Oops, I forgot to check the tires—and back seat
AKRON (Oct. 16, 2014) — As a journalist, I receive a lot of press releases in my email inbox from myriad companies.
Many irrelevant emails get quickly deleted after a glance at the subject line but recently one caught my attention enough to open it: “Finally, a solution to stop toddler hot car deaths.”
With all the news surrounding this topic, my interest was piqued about this “solution.” Beverly Marketing Management was announcing that it has a working prototype of a child monitoring system that will alert parents when a child is accidentally left in a car seat. The system consists of a sensor pad, an electronic component and a smart phone app.
The system transmits a signal between the car seat and cell phone. When a child is put in the car seat, it triggers the device to turn on automatically. If the parent exits the car with the cell phone and gets 10-15 feet away from the car without removing the child from the car seat, the phone will alert the parents with an audible and visible screen display indicating the child is in the car seat.
Sounds like a great system, right?
Yet I couldn't get past that nagging notion that the system is dependent on the absent-minded parents remembering to grab their cell phones, but forgetting to grab their pride-and-joys.
Maybe I'm from a bygone generation of parenting, or my kids were fussier than others so I didn't get the luxury of “forgetting” they were in the backseat of the car. But I happily can attest I never forgot to get my kids out of their car seats (although there were a few times I fantasized running far away from my car with a screaming child inside!).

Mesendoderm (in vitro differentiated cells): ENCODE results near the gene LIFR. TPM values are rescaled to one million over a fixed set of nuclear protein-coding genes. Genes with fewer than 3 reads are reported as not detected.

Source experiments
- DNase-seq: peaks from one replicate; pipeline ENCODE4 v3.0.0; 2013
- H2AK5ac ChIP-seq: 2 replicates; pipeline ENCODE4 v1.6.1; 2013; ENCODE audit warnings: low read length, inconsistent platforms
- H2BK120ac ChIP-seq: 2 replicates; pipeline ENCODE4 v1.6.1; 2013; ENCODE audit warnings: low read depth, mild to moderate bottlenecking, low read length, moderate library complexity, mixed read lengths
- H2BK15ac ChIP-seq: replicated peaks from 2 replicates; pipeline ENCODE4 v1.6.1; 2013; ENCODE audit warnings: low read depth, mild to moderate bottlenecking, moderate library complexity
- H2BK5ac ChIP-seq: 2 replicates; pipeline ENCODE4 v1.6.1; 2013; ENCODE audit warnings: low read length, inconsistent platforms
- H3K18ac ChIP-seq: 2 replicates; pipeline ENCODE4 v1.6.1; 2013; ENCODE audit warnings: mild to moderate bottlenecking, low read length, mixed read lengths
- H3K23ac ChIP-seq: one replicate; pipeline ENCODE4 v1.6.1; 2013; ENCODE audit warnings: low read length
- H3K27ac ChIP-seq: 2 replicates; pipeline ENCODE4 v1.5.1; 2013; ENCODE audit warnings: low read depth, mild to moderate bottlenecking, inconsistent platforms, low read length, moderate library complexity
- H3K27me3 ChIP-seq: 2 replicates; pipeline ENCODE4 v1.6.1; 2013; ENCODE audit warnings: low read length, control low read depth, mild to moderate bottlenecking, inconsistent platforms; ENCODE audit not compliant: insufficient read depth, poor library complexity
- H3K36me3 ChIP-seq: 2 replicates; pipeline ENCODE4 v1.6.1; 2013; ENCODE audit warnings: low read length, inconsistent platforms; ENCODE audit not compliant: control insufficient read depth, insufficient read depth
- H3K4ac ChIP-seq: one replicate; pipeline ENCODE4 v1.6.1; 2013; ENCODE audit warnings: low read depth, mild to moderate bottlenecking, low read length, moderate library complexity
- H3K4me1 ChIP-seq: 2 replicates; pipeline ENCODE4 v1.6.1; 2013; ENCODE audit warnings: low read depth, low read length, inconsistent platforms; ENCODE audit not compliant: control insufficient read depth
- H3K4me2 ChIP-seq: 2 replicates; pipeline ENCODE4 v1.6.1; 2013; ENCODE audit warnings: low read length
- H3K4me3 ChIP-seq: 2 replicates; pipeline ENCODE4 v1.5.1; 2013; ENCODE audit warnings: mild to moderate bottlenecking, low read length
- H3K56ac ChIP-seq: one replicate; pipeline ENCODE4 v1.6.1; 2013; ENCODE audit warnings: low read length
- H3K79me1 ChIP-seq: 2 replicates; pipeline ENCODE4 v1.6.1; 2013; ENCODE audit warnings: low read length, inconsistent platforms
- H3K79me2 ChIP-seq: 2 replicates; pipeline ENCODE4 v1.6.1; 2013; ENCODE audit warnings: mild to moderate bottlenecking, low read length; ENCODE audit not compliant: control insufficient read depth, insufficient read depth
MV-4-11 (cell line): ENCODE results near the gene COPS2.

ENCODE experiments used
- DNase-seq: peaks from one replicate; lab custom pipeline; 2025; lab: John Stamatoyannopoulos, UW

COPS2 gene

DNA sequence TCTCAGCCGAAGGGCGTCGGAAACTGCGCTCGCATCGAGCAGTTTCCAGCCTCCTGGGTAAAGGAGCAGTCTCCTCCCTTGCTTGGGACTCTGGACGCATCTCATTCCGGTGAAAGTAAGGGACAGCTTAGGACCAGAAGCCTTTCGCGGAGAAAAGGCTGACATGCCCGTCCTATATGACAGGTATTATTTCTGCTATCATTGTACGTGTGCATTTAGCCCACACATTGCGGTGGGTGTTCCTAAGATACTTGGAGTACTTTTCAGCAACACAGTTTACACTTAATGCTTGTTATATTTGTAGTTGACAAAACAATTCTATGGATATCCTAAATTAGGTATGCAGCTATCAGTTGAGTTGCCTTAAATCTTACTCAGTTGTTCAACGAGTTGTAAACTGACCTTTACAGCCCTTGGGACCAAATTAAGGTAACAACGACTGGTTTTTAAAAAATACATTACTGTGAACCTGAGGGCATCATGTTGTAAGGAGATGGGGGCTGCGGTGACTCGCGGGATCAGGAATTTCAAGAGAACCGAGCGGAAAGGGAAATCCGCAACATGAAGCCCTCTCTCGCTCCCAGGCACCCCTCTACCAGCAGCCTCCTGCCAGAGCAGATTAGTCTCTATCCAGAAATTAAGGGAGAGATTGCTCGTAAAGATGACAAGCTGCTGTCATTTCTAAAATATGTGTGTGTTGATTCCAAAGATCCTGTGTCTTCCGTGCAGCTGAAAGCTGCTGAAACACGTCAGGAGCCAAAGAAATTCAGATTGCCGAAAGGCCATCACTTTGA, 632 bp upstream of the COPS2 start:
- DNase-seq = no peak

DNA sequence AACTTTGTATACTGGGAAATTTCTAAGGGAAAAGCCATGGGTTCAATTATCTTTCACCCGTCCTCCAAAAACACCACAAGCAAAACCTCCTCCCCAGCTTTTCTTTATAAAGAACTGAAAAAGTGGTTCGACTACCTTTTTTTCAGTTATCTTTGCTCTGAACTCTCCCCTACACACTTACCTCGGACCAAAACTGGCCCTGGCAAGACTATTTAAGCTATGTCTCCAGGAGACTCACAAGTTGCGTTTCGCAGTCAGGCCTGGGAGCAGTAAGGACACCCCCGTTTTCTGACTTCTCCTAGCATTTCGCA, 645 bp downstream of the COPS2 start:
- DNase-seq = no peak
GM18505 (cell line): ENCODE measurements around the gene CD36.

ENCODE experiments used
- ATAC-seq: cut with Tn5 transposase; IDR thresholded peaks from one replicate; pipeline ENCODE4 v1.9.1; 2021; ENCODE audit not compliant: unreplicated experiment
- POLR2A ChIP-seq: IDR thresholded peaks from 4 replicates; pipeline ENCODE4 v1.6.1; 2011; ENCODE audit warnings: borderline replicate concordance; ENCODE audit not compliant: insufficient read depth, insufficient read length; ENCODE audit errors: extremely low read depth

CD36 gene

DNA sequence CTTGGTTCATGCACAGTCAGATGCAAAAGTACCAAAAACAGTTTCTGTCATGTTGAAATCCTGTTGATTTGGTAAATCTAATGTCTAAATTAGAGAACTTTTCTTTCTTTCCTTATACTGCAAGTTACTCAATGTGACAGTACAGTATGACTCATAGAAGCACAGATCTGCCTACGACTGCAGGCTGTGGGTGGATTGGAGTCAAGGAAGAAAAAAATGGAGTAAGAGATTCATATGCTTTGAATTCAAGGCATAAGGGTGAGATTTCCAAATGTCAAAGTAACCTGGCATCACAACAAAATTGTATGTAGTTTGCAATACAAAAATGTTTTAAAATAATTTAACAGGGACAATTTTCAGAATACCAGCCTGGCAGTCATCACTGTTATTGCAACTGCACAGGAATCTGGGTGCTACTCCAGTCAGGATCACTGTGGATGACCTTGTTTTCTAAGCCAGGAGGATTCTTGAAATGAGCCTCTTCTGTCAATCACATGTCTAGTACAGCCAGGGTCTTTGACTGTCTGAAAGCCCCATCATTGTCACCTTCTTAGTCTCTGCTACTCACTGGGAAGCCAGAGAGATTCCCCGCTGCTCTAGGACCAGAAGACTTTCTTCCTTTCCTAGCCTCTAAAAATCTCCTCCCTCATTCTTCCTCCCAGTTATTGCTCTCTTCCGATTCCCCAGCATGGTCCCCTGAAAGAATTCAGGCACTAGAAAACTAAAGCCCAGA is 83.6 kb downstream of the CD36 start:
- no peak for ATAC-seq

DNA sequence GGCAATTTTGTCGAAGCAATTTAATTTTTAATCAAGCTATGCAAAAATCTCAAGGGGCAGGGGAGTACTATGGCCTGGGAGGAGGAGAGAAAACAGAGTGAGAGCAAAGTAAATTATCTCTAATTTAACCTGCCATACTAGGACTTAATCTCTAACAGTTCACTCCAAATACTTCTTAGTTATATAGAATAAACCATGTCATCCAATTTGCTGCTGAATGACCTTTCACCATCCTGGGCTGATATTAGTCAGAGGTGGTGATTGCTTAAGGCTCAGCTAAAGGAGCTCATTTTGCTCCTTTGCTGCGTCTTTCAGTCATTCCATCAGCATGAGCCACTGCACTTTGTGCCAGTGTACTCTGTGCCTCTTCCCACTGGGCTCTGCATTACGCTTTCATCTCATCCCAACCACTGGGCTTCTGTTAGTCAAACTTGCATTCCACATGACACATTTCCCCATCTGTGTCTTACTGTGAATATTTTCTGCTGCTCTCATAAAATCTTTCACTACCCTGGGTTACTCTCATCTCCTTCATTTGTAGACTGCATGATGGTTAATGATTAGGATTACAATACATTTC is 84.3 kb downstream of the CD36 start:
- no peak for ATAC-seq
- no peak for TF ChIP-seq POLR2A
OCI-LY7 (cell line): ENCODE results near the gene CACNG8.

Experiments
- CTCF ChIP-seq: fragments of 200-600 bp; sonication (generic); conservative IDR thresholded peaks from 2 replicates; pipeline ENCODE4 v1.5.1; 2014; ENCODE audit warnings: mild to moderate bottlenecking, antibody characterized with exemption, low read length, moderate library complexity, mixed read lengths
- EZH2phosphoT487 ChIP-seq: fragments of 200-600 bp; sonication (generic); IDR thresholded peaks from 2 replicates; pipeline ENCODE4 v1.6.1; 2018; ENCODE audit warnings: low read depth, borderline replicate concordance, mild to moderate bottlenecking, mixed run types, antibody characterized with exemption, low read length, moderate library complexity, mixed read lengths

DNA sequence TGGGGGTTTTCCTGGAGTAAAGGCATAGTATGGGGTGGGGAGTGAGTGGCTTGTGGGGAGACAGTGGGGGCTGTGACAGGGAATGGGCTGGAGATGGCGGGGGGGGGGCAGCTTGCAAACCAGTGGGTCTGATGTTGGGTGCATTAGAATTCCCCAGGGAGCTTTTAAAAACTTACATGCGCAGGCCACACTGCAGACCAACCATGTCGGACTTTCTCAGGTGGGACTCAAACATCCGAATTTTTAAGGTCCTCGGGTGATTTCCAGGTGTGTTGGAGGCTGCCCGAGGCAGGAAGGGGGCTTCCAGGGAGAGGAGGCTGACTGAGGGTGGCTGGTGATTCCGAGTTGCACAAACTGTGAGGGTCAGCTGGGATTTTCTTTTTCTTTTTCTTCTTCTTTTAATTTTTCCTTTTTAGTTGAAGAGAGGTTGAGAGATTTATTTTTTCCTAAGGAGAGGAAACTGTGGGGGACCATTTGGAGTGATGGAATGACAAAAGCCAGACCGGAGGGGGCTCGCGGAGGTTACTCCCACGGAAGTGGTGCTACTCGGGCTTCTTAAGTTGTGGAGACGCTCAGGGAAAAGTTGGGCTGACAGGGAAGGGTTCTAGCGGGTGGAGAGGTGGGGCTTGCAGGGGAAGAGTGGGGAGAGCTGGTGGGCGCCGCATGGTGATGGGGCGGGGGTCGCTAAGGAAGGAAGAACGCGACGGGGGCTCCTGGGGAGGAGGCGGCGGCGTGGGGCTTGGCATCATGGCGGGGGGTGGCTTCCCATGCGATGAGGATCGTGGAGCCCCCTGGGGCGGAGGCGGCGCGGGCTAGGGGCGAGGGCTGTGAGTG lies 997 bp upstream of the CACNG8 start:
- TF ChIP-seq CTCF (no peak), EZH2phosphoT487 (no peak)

However, I have to admit I have left the house without my cell phone on a couple of occasions — is that considered cellular abuse?
I have written several articles about the growing prevalence of customers walking into tire stores staring at their cell phones and comparing prices. Dealers, in turn, are encouraged to delve into the world of mobile communication and promotion to reach these high-tech consumers.
My thought is, maybe all this focus on mobile technology will someday expand the tire industry's consumer safety campaign — in addition to reminding drivers to check their tires for low air pressure, the tire industry should remind drivers to check their back seats for children!
Tire Business Reporter Kathy McCarron can be reached at [email protected]; 330-865-6127.
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